Atlanta Mayor signs 14-day stay-at-home order due to coronavirus pandemic

Atlanta Mayor Keisha Lance Bottoms

Atlanta Mayor Keisha Lance Bottoms announced Monday night that she signed a 14-day stay-at-home order due to the coronavirus pandemic.

Aside from exceptions for “essential” services and businesses, Atlanta residents are directed to stay inside their homes, according to the executive order. The exemptions to the order include essential city services and businesses, grocery stores, gas stations, pharmacies, laundromats, parks, the Atlanta BeltLine and restaurants serving takeout.

RELATED: Atlanta Mayor Bottoms orders ban on in-person restaurant dining

While using outdoor spaces, including city parks, residents are ordered to practice social distancing and remain at least 6 feet away from other people.

In addition, the order says that the city’s homeless people are exempt from this order, but they are urged “to find shelter.”

The order goes into effect at midnight and will last until April 7. Click here to view the full executive order.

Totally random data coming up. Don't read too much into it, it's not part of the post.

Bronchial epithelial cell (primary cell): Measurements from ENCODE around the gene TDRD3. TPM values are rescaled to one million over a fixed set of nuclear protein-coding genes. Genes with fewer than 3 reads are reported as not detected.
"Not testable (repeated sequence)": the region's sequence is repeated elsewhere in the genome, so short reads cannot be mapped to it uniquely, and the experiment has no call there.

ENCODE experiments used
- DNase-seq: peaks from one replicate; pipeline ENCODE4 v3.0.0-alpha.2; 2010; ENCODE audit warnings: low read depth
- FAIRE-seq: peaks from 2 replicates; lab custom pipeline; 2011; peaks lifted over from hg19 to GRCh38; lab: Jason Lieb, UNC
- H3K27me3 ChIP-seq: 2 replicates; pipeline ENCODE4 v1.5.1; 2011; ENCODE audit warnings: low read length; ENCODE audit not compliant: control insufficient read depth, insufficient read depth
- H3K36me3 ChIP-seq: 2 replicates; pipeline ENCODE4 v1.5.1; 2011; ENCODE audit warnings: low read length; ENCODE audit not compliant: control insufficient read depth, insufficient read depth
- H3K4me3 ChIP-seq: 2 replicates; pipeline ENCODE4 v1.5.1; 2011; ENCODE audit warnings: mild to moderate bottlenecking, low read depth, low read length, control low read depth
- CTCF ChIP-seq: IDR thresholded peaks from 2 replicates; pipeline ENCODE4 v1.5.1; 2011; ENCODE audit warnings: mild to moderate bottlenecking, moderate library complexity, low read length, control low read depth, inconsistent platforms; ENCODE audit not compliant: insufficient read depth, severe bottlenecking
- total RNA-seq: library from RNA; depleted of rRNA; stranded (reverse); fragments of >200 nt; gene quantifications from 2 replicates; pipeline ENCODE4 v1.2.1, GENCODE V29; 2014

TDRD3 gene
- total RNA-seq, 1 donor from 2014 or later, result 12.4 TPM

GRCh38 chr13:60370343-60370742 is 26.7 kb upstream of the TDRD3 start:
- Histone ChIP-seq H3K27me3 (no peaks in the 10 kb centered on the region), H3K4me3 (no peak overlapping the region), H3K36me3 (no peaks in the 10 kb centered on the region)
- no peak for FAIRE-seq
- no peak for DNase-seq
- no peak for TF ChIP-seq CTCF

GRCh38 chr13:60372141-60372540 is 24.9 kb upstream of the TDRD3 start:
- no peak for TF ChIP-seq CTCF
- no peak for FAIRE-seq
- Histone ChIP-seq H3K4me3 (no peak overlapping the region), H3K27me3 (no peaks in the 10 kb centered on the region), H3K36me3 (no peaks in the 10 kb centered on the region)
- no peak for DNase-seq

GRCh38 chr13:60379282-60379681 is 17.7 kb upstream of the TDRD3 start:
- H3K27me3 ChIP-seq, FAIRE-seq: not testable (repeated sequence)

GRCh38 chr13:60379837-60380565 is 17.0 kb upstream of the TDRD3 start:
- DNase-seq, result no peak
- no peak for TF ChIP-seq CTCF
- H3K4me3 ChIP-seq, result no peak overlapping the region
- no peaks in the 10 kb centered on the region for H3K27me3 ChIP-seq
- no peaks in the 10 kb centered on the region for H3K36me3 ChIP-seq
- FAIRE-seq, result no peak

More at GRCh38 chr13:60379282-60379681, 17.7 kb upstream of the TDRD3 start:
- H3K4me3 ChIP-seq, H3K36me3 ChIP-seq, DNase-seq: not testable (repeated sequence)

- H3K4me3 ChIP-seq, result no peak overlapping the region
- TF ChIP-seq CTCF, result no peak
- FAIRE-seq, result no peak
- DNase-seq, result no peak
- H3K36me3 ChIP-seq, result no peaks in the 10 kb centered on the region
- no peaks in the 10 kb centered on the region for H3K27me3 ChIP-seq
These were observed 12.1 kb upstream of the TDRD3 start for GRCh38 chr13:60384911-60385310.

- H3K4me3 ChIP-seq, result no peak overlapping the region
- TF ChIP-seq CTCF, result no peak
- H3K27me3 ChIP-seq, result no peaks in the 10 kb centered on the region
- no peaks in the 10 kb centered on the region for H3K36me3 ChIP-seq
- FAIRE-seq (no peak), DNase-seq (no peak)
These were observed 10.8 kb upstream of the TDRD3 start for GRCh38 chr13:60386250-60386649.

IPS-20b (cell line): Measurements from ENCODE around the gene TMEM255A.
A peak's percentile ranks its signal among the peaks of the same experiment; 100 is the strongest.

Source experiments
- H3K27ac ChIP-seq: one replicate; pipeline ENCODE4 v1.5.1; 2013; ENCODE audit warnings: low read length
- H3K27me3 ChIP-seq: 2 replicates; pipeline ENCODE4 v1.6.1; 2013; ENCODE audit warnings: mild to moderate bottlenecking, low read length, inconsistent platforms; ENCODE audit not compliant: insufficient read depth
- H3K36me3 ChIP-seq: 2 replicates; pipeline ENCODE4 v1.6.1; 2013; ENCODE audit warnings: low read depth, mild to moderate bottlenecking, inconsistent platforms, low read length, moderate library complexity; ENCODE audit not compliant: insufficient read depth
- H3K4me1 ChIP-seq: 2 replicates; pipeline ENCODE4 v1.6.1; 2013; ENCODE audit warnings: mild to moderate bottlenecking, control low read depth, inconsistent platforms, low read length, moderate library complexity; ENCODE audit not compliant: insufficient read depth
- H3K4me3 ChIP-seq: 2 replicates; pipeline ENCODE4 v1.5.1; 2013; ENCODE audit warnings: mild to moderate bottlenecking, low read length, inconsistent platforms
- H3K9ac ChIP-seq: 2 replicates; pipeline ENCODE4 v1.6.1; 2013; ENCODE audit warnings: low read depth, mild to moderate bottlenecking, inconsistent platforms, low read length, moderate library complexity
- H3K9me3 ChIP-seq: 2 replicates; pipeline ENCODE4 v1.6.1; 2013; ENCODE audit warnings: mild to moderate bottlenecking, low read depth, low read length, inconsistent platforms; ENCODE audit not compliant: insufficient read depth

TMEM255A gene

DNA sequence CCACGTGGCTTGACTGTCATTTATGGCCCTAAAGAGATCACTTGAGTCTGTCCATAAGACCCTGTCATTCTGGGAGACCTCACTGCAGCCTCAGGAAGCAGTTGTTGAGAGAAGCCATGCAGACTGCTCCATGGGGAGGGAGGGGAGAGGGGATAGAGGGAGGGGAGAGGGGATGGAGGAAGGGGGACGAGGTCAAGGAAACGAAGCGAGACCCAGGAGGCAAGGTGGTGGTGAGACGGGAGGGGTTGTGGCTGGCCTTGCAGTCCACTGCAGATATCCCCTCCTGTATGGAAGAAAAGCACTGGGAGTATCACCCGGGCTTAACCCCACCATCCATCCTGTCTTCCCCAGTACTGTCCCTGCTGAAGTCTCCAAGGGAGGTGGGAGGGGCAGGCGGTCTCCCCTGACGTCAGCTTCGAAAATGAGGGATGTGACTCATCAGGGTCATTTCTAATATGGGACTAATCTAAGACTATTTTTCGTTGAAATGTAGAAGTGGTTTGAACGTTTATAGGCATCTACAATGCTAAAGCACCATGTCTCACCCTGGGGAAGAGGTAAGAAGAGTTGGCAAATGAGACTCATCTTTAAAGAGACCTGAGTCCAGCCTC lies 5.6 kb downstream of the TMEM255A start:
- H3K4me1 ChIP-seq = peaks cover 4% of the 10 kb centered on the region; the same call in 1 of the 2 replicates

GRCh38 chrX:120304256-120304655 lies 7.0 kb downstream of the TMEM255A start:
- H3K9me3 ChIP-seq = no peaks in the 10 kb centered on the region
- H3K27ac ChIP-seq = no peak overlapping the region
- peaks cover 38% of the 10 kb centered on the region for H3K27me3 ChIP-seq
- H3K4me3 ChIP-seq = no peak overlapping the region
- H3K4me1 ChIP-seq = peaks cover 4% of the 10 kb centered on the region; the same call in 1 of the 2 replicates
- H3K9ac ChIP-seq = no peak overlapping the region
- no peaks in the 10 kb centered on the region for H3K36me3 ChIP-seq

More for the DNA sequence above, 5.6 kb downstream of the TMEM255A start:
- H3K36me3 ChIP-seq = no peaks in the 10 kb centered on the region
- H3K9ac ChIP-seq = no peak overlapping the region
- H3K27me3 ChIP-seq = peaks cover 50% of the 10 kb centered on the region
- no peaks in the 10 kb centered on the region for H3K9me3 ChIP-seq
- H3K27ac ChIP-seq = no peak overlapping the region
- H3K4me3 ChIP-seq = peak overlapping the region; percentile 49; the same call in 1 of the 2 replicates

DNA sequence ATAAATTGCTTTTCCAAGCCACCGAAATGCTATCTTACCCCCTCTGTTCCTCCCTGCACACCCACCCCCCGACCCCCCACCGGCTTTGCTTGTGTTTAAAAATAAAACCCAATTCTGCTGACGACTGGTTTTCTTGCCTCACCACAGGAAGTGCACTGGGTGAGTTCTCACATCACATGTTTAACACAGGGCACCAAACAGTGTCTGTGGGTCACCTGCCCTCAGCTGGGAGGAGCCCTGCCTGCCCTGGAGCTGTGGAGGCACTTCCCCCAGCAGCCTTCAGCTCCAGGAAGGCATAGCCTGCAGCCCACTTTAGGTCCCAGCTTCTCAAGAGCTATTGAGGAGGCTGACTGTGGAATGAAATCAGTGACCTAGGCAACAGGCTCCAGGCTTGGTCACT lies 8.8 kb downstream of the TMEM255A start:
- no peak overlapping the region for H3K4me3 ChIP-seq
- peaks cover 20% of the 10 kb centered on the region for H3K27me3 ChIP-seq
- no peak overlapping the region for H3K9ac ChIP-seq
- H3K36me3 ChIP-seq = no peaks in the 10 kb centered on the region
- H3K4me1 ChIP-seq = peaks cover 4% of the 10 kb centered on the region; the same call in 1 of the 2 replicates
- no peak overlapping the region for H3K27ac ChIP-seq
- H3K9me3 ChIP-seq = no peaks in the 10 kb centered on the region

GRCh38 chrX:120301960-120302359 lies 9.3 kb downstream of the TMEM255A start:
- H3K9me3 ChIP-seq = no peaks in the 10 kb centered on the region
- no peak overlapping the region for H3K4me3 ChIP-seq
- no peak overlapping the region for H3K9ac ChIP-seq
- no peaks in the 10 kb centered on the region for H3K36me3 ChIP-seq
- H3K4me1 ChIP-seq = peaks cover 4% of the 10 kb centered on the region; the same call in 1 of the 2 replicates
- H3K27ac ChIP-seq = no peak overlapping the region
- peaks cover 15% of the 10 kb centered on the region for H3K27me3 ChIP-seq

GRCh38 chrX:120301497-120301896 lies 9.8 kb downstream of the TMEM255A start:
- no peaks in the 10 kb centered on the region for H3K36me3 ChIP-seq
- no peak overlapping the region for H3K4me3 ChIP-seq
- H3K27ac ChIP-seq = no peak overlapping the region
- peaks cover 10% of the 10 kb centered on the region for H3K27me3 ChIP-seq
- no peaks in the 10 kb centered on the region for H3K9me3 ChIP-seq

She announced her plan to sign the order earlier Monday but held off due to a request from Gov. Brian Kemp to wait until after his 5 p.m. press conference. In a tweet, she thanked Kemp, adding that she signed the order due to Atlanta’s “density” and “specific needs/concerns.”

MORE: Atlanta Mayor holds off on stay-at-home order, per governor's request

“While Governor Kemp has to consider the needs of the state as a whole, as Mayor of Atlanta, I have been entrusted with making decisions that are specific to our city,” Bottoms said in a news release. “Given our population density, high rate of asthma, and various underlying health conditions found within our city’s populations, I am issuing a Stay at Home Order for Atlantans.”

Kemp’s announcement included banning many gatherings of more than 10 people and ordering a shelter in place for “medically fragile” Georgians for two weeks, previously reported.

ALSO: Kemp bans many gatherings, orders shelter in place for 'medically fragile' in Georgia

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